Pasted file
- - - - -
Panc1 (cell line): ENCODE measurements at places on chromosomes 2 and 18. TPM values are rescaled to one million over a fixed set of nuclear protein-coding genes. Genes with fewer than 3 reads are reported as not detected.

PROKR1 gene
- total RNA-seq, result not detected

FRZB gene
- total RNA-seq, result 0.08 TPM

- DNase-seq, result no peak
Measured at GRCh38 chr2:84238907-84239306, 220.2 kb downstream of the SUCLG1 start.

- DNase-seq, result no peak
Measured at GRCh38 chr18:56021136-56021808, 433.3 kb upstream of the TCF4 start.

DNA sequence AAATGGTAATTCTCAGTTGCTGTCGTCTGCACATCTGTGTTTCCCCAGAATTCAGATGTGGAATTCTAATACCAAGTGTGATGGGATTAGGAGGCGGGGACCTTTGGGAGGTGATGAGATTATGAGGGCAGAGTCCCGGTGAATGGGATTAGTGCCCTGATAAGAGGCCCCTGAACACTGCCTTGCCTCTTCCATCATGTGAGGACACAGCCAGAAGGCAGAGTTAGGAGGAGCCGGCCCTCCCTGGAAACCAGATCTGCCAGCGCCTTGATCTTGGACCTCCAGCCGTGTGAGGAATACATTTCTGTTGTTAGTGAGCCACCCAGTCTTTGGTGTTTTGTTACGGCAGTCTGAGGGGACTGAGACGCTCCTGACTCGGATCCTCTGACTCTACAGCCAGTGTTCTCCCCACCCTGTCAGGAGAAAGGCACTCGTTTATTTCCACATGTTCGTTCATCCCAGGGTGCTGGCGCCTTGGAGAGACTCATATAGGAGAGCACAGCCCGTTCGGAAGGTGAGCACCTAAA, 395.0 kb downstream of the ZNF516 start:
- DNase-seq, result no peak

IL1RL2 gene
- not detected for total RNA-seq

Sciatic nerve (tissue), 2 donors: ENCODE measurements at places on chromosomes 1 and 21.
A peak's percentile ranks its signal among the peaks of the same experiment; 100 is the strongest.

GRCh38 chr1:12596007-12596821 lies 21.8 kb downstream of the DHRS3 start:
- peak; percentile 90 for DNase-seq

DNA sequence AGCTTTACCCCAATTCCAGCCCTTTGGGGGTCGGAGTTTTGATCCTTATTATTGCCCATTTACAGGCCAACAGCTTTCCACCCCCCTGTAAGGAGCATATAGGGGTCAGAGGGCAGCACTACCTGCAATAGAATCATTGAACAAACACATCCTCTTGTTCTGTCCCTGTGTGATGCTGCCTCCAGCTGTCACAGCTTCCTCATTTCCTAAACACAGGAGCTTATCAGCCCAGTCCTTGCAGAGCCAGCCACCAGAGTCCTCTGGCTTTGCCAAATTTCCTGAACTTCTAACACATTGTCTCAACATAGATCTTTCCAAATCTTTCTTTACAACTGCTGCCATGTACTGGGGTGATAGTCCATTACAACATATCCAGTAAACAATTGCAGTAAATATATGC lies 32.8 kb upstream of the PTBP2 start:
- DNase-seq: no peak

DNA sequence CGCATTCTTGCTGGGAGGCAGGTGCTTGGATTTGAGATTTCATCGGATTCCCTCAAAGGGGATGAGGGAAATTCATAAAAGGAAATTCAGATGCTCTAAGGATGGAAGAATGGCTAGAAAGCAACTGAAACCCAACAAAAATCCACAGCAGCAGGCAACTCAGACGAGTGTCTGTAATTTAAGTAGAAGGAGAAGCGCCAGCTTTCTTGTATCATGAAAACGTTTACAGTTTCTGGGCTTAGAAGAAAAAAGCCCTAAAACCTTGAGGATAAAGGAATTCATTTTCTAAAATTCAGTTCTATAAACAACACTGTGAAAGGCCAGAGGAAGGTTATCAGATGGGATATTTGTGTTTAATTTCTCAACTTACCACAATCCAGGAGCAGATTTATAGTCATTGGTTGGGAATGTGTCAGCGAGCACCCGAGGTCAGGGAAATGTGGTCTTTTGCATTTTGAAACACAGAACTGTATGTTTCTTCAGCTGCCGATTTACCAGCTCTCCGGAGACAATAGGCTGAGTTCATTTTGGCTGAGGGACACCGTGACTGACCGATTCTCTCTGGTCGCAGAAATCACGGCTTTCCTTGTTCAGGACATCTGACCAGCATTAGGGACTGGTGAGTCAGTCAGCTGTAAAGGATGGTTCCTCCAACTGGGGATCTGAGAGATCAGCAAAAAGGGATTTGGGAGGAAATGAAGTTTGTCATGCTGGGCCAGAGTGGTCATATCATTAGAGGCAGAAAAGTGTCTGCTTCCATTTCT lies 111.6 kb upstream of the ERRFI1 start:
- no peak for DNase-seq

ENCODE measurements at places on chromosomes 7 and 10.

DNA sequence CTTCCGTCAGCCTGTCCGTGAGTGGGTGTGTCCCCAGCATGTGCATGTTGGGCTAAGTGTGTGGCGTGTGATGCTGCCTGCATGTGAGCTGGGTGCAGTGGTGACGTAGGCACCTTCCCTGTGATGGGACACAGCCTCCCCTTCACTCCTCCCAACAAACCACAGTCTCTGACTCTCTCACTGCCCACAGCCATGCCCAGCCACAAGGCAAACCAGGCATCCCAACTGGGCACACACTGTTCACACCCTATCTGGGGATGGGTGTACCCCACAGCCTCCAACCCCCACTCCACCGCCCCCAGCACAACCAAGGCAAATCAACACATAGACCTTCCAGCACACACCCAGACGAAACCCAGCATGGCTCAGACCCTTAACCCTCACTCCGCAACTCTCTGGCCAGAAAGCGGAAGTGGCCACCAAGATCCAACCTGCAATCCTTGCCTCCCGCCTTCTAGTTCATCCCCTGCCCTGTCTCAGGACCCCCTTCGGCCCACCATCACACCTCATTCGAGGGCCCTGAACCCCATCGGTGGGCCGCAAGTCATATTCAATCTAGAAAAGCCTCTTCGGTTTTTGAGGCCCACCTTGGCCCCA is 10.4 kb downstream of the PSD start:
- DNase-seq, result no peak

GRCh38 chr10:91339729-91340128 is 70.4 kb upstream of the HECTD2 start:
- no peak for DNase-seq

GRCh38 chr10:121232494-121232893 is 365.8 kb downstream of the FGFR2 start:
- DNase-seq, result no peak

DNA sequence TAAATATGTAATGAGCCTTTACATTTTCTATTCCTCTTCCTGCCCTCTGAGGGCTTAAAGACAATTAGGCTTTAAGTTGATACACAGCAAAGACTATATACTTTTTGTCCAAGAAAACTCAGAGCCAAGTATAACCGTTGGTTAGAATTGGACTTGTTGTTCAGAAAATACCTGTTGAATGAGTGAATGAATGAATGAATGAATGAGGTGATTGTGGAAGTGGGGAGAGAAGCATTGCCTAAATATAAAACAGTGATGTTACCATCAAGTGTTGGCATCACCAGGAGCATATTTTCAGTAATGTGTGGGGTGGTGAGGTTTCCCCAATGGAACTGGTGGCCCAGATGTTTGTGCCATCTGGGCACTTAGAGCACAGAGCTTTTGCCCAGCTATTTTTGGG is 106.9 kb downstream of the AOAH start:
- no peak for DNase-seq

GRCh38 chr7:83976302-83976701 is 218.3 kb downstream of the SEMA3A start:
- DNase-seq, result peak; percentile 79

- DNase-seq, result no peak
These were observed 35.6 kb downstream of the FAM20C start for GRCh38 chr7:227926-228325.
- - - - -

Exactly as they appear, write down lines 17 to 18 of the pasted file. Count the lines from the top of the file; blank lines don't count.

- peak; percentile 90 for DNase-seq

DNA sequence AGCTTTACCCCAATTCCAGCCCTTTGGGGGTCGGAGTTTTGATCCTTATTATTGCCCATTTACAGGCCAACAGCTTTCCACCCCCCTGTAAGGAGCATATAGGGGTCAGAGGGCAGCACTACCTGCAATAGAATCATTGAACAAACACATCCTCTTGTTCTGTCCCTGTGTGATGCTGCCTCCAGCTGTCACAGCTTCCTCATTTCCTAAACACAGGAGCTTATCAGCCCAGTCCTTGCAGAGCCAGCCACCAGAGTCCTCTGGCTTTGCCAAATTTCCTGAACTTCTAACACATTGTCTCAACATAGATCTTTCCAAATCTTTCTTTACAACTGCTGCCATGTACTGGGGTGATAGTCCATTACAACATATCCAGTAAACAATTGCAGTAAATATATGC lies 32.8 kb upstream of the PTBP2 start: